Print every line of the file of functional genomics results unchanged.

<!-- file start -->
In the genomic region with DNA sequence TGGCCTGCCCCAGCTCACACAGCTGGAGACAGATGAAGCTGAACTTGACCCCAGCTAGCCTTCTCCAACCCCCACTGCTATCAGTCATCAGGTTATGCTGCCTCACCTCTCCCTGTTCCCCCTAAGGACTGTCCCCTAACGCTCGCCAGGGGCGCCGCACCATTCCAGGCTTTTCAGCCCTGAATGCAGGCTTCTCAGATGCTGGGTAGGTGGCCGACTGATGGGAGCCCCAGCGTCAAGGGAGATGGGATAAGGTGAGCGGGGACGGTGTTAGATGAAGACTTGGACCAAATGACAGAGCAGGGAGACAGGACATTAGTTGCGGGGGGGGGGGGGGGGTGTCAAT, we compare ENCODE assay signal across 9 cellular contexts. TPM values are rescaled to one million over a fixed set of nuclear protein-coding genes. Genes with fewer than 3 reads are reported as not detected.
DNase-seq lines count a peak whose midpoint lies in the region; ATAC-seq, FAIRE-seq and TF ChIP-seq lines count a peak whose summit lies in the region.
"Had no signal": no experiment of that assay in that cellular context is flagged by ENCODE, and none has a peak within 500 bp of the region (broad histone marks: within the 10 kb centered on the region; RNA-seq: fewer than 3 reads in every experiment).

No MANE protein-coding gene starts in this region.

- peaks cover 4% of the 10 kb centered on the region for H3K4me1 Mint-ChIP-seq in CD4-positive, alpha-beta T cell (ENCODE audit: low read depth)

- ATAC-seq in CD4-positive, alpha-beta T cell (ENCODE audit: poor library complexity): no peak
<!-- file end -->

In the genomic region with DNA sequence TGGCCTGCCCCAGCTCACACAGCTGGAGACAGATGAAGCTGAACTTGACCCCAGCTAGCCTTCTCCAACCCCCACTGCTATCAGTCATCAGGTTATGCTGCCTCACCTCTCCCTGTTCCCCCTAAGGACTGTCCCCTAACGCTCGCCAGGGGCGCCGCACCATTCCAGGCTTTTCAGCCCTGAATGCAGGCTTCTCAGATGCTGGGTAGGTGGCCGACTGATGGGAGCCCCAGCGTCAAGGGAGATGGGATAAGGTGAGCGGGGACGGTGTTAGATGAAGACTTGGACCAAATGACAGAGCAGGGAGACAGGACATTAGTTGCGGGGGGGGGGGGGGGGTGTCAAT, we compare ENCODE assay signal across 9 cellular contexts. TPM values are rescaled to one million over a fixed set of nuclear protein-coding genes. Genes with fewer than 3 reads are reported as not detected.
DNase-seq lines count a peak whose midpoint lies in the region; ATAC-seq, FAIRE-seq and TF ChIP-seq lines count a peak whose summit lies in the region.
"Had no signal": no experiment of that assay in that cellular context is flagged by ENCODE, and none has a peak within 500 bp of the region (broad histone marks: within the 10 kb centered on the region; RNA-seq: fewer than 3 reads in every experiment).

No MANE protein-coding gene starts in this region.

- peaks cover 4% of the 10 kb centered on the region for H3K4me1 Mint-ChIP-seq in CD4-positive, alpha-beta T cell (ENCODE audit: low read depth)

- ATAC-seq in CD4-positive, alpha-beta T cell (ENCODE audit: poor library complexity): no peak